> > header-element  = element-name [ "=" [element-value ] ] *( ";"
[param] )
> > param           = param-name [ "=" [param-value] ]
> > param-value     = (token | quoted-string)
> >
> > i.e. that the header value field is composed of a sequence of
"header
> > elements".
> >
> > As noted in [1], this is actually not an accurate representation. It
> > does no harm, especially, as long as you remember not to parse e.g.
> > dates for the element separator, a comma. So for things like dates
you
> > end up with:
> >
> > <header name="date">
> > 	<element name="2007-04-20T11:30:30Z"/>
> > </header>
> >
> > And as long as you know that the value of the date is to be found as
the
> > name attribute of an element child, that's ok. But it would probably
be
> > clearer if instead of doing this we recognised that some headers are
not
> > parsed in that way and instead we said:
> >
> > <header name="date">
> > 	<value>Tue, 15 Nov 1994 08:12:31 GMT</value>
> > </header>
> >
> > Or
> >
> > <header name="date">Tue, 15 Nov 1994 08:12:31 GMT</header>
> >
> > Or
> >
> > <header name="date" value="Tue, 15 Nov 1994 08:12:31 GMT" />
> >
> > This would have the effect that the XSLT would need different ways
of
> > accessing header data. Assuming you knew which header you were going
for
> > this would not be a problem. If you wanted to iterate over all the
> > headers it would make the code a bit more complicated. On the
up-side it
> > is a more simple direct representation, more directly accessible
when
> > you need to value. On the down-side it means that if you don't know
the
> > structure of a particular header you need to test for the presence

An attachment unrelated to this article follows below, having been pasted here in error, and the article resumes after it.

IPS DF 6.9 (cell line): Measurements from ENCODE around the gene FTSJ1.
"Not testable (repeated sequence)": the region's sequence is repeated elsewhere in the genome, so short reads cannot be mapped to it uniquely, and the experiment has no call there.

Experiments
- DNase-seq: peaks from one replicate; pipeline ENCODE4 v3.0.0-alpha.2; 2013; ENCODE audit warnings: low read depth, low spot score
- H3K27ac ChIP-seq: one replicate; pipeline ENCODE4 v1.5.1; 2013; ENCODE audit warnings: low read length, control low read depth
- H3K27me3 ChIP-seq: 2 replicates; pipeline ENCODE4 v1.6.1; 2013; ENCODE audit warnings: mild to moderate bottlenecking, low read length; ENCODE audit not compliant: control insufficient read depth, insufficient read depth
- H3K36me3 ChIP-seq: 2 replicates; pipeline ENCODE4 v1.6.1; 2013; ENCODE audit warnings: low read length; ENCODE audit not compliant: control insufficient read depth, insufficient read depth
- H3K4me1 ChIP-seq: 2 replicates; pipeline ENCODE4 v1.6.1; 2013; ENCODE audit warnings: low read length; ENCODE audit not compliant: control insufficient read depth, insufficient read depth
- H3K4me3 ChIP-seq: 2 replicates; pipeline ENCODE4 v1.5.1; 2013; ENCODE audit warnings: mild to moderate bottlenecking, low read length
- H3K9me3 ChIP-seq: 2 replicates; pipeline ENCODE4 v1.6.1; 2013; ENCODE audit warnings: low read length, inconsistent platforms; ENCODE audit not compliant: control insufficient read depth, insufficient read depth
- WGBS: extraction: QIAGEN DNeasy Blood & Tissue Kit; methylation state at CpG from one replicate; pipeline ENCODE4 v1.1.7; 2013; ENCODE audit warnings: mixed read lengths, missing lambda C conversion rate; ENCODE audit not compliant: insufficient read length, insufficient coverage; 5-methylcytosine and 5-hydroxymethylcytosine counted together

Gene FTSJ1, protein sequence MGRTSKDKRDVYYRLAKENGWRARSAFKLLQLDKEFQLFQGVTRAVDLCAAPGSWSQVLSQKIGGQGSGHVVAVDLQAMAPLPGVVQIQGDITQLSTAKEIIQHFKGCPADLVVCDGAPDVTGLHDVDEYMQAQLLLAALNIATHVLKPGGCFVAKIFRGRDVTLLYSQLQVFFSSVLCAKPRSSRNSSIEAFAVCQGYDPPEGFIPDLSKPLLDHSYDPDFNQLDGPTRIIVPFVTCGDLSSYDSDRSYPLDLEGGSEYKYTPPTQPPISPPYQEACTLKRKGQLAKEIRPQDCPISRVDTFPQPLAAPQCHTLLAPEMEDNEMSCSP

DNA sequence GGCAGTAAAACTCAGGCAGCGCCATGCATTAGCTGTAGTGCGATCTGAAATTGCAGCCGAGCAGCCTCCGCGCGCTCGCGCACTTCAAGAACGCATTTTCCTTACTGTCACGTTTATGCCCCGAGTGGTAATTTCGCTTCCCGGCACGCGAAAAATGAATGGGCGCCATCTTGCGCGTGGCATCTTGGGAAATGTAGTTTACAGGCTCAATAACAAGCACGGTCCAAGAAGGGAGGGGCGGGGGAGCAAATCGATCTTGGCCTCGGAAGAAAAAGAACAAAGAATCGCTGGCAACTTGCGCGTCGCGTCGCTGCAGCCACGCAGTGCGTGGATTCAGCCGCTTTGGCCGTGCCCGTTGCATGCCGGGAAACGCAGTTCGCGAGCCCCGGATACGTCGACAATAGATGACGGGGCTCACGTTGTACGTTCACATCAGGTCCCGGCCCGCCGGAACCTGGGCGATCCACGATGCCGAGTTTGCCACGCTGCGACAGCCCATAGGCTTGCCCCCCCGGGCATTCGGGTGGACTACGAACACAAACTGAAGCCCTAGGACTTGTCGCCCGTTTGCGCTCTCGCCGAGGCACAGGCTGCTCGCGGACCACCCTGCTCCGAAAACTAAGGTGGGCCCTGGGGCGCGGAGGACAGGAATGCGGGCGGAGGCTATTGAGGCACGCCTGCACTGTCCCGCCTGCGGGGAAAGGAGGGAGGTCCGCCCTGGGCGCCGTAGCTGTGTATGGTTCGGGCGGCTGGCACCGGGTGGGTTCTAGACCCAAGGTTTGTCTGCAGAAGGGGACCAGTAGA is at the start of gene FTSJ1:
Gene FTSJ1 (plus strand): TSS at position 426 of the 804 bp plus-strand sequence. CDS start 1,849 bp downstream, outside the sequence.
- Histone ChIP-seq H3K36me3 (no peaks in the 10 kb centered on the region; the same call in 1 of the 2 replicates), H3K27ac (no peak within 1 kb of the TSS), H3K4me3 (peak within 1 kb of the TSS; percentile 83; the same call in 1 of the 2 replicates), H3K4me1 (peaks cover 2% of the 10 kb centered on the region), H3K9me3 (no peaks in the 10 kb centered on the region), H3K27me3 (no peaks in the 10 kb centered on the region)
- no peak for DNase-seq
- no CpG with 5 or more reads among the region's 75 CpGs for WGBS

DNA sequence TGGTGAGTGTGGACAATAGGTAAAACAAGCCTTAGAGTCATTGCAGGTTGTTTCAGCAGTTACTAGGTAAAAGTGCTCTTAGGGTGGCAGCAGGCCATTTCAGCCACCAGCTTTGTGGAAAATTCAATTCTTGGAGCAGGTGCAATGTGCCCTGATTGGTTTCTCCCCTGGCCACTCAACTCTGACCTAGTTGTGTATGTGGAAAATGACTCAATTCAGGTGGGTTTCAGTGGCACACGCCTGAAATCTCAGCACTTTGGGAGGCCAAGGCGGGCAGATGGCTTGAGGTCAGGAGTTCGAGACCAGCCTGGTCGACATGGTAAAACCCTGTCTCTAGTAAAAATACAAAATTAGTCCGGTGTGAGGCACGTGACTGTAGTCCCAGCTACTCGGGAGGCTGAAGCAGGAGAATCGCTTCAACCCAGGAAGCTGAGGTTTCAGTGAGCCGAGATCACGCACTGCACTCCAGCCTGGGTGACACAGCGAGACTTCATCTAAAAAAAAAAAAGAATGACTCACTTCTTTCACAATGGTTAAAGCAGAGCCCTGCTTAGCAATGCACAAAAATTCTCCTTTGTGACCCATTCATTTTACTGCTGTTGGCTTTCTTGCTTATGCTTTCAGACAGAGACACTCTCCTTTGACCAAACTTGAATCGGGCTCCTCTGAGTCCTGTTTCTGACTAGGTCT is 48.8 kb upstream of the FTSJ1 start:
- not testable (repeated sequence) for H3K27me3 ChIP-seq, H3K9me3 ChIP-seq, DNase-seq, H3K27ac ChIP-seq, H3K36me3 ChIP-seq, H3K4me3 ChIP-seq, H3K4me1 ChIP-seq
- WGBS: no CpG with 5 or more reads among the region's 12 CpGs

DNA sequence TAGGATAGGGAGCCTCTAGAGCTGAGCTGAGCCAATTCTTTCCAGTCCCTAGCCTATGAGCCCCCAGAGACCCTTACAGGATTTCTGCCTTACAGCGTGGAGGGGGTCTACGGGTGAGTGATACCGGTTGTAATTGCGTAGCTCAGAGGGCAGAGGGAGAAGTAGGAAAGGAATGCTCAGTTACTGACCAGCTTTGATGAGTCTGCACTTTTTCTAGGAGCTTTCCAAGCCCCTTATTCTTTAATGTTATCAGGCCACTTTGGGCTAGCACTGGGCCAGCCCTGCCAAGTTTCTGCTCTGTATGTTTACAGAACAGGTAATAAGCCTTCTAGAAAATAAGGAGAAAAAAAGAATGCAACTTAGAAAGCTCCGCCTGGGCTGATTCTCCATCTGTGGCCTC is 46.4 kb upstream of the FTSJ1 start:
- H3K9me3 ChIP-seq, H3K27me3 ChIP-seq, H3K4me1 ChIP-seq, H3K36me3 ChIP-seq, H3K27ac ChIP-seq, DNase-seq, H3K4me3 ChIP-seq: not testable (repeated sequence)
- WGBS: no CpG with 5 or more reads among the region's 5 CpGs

of a
> > value attribute before accessing the data.
> >
> > Q2: Which does the team think is the best approach?
> >
> > Proposed answer: use the value= representation because then the
> > representation of unstructured values of headers, elements and
> > parameters is the same, it's the most compact way of doing it and it
> > adds to readability.
> >
> > e.g.
> >
> > <header name="date" value="Tue, 15 Nov 1994 08:12:31 GMT" />
> >
> > <header name="cache-control">
> > 	<element name="no-store"/>
> > 	<element name="no-cache"/>
> > 	<element name="must-revalidate"/>
> > 	<element name="post-check" value="0">
> > 	<element name="pre-check" value="0">
> > </header>
> >
> > <header name="accept">
> > 	<element name="application/xhtml+xml"/>
> > 	<element name="image/gif"/>
> > 	<element name="image/jpeg"/>
> > 	<element name="text/css"/>
> > 	<element name="text/html">
> > 		<parameter name="q" value="0.1" />
> > 	</element>
> > 	<element name="application/vnd.wap.xhtml+xml">
> > 		<parameter name="level" value="1" />
> > 		<parameter name="q" value="0.1" />
> > 	</element>
> > </header>
> >
> > 3. Do we want to parse non RFC 2616 headers?
> >
> > The only one I can think of (aside from authentication which is
> > referenced from RFC 2616) is cookies. But since we merely test for
the
> > presence of cookies and do not analyse them, is it worth the bother?
> >
> > Q3: Parse cookies or anything else?
> >
> > Proposed Answer: No. Render their values as value = "..."
> >
> > Jo
> >
> > [1]
> >
http://lists.w3.org/Archives/Public/public-mobileok-checker/2007May/0102
> > .html
> >
> > [2]
> >
http://lists.w3.org/Archives/Public/public-mobileok-checker/2007Apr/att-
> > 0047/moki-example-20070419.xml
> >
> >
> >
> 
> --
> Shadi Abou-Zahra     Web Accessibility Specialist for Europe |
> Chair & Staff Contact for the Evaluation and Repair Tools WG |
> World Wide Web Consortium (W3C)           http://www.w3.org/ |
> Web Accessibility Initiative (WAI),   http://www.w3.org/WAI/ |
> WAI-TIES Project,                http://www.w3.org/WAI/TIES/ |
> Evaluation and Repair Tools WG,    http://www.w3.org/WAI/ER/ |
> 2004, Route des Lucioles - 06560,  Sophia-Antipolis - France |
> Voice: +33(0)4 92 38 50 64          Fax: +33(0)4 92 38 78 22 |
Received on Thursday, 24 May 2007 10:47:56 GMT